Night time leg cramps and restless legs syndromes are different from each other.
· With restless legs syndrome, your legs feel twitchy or uneasy unless you start moving them.
· For more information, see the post Restless Legs Syndrome.
What are night-time leg cramps?
· Night-time (or nocturnal) leg cramps are mainly sudden spasms, or tightening of muscles in the calf. In addition, the muscle cramps can also happen in the foot or in the thigh.
· They often happen right before falling asleep or after awake.
· Cramps pain can continue from several seconds to several minutes.
What causes night time leg cramps?
Even night-time leg cramps are very common, especially in adults of all ages, sleep researches still don’t know exactly the cause. Luckily, more often than not, it is not due to illness. Several things that may be responsible for leg cramps include:
- Spending a long time standing on a concrete floor or sitting on it for a long time.
- Having your legs in uncomfortable positions while you asleep.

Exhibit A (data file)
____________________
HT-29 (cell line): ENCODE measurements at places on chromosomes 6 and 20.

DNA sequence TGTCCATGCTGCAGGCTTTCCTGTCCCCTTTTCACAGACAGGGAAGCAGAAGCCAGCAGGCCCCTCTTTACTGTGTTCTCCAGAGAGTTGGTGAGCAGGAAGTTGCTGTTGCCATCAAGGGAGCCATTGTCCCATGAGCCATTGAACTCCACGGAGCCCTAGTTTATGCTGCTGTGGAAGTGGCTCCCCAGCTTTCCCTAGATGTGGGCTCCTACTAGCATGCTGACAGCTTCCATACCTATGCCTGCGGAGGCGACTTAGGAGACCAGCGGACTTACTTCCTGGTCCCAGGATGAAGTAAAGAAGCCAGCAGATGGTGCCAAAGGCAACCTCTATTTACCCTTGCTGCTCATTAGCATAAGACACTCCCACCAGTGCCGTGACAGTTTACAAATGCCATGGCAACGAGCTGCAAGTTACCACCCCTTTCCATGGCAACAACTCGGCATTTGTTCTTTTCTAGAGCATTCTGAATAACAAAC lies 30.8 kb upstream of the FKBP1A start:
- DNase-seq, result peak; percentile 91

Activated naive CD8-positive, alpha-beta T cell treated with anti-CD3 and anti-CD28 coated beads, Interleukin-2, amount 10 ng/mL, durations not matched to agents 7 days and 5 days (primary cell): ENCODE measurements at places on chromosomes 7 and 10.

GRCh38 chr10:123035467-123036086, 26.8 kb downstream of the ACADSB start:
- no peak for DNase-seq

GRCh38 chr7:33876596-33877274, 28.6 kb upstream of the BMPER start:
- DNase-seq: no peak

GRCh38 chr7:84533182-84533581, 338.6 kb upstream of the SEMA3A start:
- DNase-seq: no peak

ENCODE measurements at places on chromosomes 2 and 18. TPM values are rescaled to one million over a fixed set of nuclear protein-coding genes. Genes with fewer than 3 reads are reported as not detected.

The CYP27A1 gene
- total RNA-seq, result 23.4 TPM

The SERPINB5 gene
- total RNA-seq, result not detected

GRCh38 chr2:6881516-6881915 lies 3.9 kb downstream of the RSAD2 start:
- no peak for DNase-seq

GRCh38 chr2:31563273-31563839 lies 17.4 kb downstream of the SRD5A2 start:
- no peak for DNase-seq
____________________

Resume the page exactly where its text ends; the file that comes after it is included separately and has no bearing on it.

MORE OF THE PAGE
- Doing too much physical exercises or having your muscles excessively strained.
- Getting dehydrated by running, jogging, playing tennis, or soccer. It means that your body has lost a lot of fluid.
- Limited amount of potassium, calcium, and/or other minerals in your blood.
- Consuming particular medicines, such as antipsychotics, diuretics, birth control pills, statins, and steroids.
- Having thyroid disease.
- Having flat feet.
Can I stop my night-time leg cramps when they happens?
As it recommended by many medical and non-medical people that you might try different techniques to stop leg cramps before you select the best for you. Here are some things you can try:
- Walk around the room, or shake your leg(s).
- Stretch your calf muscles while you are sitting or standing as follows:
- While sitting, straighten your leg and flex your foot up toward your knee. Start rotating your foot clockwise and counter-clockwise for a minute or so.
- Repeat the same exercise by standing upright.
- Standing about 3 ft (0.9 m) from a wall, lean forward against the wall. Keep the heel and the knee of the affected leg straight and on the ground. You need to bend the other knee to do so. See a picture of how to do this calf stretch below:
This exercise stretches the calf muscles (the back of the lower leg) and the Achilles tendon. Do this exercise several times a day, every day.
To do this stretch properly:
Stand facing a wall or other barrier with your hands at shoulder level.
Put the leg about a step behind the other leg.
Keep your back heel on the floor and bend your front knee until you feel a stretch in your back leg.
Hold the stretch for 15 to 30 seconds. Repeat several times.
Watch Video: Help with Foot/Leg Cramps